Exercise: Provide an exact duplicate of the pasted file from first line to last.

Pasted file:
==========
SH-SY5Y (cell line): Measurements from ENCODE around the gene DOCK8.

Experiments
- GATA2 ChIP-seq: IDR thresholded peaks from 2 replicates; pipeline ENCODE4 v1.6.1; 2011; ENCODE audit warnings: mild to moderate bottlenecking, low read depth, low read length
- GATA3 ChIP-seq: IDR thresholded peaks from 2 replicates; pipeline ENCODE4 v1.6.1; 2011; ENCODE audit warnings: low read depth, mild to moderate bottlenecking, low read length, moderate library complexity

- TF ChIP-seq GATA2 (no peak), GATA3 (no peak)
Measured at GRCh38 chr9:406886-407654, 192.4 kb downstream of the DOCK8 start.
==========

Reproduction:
SH-SY5Y (cell line): Measurements from ENCODE around the gene DOCK8.

Experiments
- GATA2 ChIP-seq: IDR thresholded peaks from 2 replicates; pipeline ENCODE4 v1.6.1; 2011; ENCODE audit warnings: mild to moderate bottlenecking, low read depth, low read length
- GATA3 ChIP-seq: IDR thresholded peaks from 2 replicates; pipeline ENCODE4 v1.6.1; 2011; ENCODE audit warnings: low read depth, mild to moderate bottlenecking, low read length, moderate library complexity

- TF ChIP-seq GATA2 (no peak), GATA3 (no peak)
Measured at GRCh38 chr9:406886-407654, 192.4 kb downstream of the DOCK8 start.